Manna from Heaven?

Tonight I’ve been up to some random things. This image is a mixture of thoughts and ideas that I was having for the past couple of days.

First of all, I wanted to try a Hawaiian dancer because of the skirt, but then I decided I liked it without all of the lines that delineated the raffia. I thought this was more fun… it kind of reminds me of something you’d see on the Flintstones.

The leis around her neck is actually something I pieced together using a real photograph of a tiny segment of a leis I found online – and the flower in her hair was a real hibiscus. I don’t really care for the color mixtures here, but I’d already illustrated the woman and done her coloring, and I didn’t feel like going back to change it. If I ever try to repeat the process I’ll probably use a different colored leis.

Now for the part that’s really random. I started watching the show ‘The UnXplained’ and learned that it literally rains fish in Yoro, Honduras. Not just once, and not just once in a while, but about 4 times a year.

I realize that this woman is not from Honduras, but I thought it was more fun to use something tropical because – well – fish rain sounds kind of tropical to me. And weird.

But the thing that really got me was the fact that the people of Yoro don’t worry so much about how this happens (which, of course, I am still wondering) – but they celebrate the fish rain – and they eat it. It’s like free food, falling from the sky, for everyone!

It reminded me of the Biblical reference of ‘manna’ – some form of nourishment that fell from Heaven for the Israelites. While fish aren’t really manna, what’s important here is that the people of Yoro just appreciate the food, and they don’t waste their precious time trying to solve the mystery behind it.

I wanted my piece to reflect that, because it was kind of a lesson to me – to just appreciate the good things that happen, or even life in general… and stop trying to find answers all of the time.

I guess it’s human nature to complicate things by dissecting and analyzing them, but the story of the people of Yoro made me step back and realize… hey, just enjoy! Eat!

Anyway, that’s the story. And I think that whether the girl in my image is from Yoro, or Hawaii, or even Timbuctoo, she is smiling with gratitude and saying…

“Look! It’s raining fish! Heat up the grill because it’s time for a feast!”

That’s about all for now. Thank you for reading!

Until later,

Silver Linings

I thought that I’d take a break from my fictional story this afternoon, and write about something that has been on my mind lately (non-fiction). 

As many (or most) of you already know, I started this blog back in 2016 for the purpose of sharing the story of my journey into recovery, and my newfound belief in God.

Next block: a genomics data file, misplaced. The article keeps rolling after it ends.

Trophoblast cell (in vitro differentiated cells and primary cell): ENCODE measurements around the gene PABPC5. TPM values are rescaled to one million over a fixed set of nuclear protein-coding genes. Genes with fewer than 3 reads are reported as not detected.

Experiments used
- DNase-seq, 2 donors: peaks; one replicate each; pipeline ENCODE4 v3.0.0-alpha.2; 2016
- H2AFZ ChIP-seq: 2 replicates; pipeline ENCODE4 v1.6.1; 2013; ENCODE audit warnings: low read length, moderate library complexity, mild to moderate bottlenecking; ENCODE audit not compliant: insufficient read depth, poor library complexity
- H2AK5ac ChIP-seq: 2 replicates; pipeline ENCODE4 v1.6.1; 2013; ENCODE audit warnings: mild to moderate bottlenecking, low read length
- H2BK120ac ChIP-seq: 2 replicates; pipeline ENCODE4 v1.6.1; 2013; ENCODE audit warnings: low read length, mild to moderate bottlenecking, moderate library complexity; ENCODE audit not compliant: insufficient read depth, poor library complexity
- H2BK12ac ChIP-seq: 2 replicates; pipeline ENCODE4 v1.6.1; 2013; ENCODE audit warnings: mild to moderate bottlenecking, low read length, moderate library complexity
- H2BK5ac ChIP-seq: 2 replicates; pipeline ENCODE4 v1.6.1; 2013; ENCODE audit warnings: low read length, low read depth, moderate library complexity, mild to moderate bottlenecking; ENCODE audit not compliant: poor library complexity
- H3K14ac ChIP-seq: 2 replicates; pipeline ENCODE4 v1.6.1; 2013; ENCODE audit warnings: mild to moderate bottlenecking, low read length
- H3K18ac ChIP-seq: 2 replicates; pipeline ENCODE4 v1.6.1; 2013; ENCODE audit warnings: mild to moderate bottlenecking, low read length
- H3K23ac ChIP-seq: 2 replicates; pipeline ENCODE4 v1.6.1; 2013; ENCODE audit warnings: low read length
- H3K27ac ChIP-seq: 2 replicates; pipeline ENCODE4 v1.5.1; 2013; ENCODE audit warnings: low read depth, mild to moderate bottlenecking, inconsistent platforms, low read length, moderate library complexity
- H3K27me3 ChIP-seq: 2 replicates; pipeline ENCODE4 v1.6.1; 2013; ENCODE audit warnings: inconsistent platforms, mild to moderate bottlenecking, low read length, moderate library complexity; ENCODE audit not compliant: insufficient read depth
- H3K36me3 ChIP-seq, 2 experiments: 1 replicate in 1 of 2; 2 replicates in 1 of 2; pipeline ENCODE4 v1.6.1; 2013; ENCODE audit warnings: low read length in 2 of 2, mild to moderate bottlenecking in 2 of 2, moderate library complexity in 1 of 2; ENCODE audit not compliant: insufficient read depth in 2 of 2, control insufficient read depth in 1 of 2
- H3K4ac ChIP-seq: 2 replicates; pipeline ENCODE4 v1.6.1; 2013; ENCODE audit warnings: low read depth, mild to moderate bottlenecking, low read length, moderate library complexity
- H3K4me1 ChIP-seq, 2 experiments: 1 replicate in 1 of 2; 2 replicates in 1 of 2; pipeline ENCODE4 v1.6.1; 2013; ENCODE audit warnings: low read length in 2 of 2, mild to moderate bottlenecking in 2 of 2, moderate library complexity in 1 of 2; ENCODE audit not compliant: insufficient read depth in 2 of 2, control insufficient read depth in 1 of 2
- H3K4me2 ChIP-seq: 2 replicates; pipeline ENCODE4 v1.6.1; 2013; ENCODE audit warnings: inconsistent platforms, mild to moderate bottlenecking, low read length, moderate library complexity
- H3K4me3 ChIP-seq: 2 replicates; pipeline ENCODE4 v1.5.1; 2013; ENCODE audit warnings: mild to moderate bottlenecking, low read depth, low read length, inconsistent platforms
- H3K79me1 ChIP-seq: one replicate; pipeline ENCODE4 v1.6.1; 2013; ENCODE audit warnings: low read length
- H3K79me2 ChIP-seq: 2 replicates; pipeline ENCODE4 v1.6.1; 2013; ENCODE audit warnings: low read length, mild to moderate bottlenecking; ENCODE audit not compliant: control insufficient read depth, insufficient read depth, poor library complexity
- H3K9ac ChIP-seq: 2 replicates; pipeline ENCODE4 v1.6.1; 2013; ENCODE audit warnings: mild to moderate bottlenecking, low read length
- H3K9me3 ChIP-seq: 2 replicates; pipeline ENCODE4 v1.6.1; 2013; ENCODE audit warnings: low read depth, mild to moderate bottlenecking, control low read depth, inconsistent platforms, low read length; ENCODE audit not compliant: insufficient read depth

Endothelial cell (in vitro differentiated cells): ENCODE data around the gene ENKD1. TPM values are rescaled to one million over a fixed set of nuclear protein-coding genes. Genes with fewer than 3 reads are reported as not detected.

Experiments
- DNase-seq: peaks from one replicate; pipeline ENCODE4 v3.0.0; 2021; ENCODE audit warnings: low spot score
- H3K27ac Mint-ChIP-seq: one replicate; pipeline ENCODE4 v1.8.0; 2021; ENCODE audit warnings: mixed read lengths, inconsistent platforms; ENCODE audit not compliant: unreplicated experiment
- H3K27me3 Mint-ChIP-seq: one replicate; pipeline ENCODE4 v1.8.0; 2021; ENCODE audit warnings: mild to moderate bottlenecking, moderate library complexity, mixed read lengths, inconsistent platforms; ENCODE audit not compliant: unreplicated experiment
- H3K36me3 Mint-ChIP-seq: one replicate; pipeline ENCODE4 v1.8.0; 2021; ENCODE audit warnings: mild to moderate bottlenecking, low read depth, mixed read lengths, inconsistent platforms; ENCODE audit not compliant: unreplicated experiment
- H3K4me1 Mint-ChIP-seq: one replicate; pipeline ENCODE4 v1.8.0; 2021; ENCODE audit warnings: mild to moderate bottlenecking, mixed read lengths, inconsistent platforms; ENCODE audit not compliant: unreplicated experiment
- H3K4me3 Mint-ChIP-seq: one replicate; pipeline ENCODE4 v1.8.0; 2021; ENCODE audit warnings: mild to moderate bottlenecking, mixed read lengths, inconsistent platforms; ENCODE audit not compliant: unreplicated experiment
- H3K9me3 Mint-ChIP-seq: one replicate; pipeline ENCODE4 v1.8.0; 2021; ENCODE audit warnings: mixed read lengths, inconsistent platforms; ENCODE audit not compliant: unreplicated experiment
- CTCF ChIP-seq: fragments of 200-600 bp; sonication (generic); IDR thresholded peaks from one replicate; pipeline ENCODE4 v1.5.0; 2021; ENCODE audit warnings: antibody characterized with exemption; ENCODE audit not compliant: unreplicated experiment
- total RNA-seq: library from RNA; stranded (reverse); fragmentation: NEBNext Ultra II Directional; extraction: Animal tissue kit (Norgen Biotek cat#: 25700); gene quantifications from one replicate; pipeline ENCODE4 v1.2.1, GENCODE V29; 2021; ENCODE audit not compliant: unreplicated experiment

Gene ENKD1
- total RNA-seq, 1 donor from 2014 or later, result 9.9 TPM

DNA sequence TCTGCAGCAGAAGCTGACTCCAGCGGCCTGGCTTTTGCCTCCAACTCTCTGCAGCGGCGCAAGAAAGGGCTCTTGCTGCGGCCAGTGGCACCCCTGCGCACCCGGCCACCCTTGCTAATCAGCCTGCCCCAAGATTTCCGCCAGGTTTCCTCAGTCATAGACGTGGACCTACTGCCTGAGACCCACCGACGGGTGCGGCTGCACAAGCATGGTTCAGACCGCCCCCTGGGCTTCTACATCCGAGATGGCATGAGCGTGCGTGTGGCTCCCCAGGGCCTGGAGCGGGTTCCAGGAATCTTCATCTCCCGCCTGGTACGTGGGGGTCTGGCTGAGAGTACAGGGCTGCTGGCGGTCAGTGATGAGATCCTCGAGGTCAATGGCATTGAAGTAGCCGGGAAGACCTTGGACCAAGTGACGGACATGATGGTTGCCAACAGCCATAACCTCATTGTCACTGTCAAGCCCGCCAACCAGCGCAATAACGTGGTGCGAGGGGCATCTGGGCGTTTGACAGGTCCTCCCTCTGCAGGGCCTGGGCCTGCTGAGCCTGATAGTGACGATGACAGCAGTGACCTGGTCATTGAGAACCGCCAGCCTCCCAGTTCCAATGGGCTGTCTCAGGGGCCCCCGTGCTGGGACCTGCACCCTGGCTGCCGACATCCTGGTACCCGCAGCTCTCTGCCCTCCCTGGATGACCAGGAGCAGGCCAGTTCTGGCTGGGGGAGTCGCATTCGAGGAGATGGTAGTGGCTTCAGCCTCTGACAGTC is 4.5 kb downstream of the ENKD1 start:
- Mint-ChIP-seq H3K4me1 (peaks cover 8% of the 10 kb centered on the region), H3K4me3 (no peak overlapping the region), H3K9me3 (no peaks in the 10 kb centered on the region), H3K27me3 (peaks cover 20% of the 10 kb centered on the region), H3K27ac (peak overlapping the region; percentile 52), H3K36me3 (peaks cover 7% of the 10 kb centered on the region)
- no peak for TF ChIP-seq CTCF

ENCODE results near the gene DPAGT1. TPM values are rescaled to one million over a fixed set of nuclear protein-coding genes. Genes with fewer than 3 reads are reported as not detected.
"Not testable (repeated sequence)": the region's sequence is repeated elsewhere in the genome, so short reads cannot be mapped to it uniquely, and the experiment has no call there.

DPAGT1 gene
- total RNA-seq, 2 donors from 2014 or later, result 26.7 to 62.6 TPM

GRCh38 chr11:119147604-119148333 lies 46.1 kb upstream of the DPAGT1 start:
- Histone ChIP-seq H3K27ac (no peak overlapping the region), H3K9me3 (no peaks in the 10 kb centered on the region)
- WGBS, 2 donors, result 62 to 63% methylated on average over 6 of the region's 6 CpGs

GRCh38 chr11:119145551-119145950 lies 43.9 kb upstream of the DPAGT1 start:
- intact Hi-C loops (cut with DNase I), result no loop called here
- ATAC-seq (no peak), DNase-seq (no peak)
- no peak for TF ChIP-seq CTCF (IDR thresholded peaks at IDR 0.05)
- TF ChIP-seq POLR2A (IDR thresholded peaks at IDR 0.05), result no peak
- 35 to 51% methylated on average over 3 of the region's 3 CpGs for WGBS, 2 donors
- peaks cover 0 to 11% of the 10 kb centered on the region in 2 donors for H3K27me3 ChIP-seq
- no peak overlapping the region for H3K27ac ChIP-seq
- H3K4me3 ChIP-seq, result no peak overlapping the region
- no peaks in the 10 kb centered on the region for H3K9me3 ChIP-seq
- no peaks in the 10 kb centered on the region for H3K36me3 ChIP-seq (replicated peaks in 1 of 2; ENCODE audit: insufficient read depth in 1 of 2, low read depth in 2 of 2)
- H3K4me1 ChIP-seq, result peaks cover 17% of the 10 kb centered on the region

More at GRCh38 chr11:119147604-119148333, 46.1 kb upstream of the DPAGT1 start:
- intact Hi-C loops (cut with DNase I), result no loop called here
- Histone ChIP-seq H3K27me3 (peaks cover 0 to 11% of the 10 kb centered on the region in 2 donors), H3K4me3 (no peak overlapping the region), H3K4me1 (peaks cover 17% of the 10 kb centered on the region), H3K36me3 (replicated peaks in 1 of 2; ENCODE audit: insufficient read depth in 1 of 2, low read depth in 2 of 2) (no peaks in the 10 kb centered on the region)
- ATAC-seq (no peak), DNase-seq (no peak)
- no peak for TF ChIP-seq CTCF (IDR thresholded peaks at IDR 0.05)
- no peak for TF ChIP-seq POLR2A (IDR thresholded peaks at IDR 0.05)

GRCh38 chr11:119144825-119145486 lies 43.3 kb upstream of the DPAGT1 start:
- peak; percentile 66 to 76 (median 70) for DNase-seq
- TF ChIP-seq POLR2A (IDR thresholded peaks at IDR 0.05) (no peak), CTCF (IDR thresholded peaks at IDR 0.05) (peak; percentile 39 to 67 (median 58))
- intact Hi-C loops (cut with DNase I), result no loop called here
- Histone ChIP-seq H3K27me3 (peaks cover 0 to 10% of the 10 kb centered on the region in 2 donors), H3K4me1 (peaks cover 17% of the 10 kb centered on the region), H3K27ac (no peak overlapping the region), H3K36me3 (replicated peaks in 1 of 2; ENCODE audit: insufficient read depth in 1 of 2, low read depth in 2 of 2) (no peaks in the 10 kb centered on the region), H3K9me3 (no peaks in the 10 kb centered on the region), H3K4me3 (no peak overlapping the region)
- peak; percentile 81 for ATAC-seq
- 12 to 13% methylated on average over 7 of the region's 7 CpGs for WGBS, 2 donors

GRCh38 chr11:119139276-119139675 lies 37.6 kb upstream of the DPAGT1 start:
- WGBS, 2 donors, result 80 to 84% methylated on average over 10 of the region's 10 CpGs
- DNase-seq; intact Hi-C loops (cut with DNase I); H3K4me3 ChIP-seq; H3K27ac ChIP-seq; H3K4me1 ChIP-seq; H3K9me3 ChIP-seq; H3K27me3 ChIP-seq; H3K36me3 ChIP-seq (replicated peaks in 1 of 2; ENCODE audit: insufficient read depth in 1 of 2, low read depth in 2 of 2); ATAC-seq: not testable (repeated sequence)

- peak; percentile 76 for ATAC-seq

Halfway into that same year, I was inspired by the work of several photographers on WordPress, and I started another new journey – I began to dabble in photography. In doing so, I began learning Photoshop, and I found that I enjoyed manipulating photographs – possibly even more than I did taking them. 

My story of recovery continued, as did my many photo-manipulations, and the blog stayed pretty much the same for several years. 

During that time, I started college as an adult – a very mature (old) adult – with a major in graphic design. While it turned out that this area of study was not really what I had anticipated, I rediscovered my interest in psychology, and I went that route instead.

I’ve written about all of this, and I don’t want to be redundant – as redundancy is a bit of the subject matter of this post – but that’s the story in case anyone hasn’t heard it before. (yawn)

Onto now. More recently, I took what I had learned (and am still learning), in illustration and a visual communication course, and began to dabble in THAT – which almost brings us up to speed.

During my community college years (hanging out with the young people), I also took a creative writing class. I’m not an avid reader, mind you, and I never really thought about writing much until I started sharing my story of recovery.

The main reason I wanted to try this class was to see if I could turn my real life story into fiction somehow, using symbolic archetypes, so that I wasn’t always saying the word “I.” 

Trust me, it gets old. I chuckle when I read those “How to Increase Traffic on Your Blog” posts that say “never talk about yourself.” That’s pretty hard when your blog is about your own personal journey!

What I also discovered is that once you tell your story, you either have to move on, or keep repeating things… and that is where the feelings of redundancy came in. It felt as though I was trying to find new ways to say the same thing. Not to mention the fact that you begin to feel “stuck in the past,” when the past is all you refer to.

Anyway, the most recent shift that’s taken place is the addition of fictional writings – and these are all written through trial and error… so no judging! Honestly, I’d love to call my blog “Learning to Write,” as that is kind of what I’m using the blog for these days, but if history repeats itself – this could change at any minute.

So, now I’m getting to my recent thoughts. I began to think that maybe it’s not exactly kosher to constantly change the purpose or the content of the blog. I mean, is that like a bait and switch tactic? I don’t know. But that has never been my intention.

Furthermore, since “the days of the virus,” I’ve been racking my brain trying to figure out what could help me – and possibly others – overcome the weirdness of this new life, and the strange emotions that surface.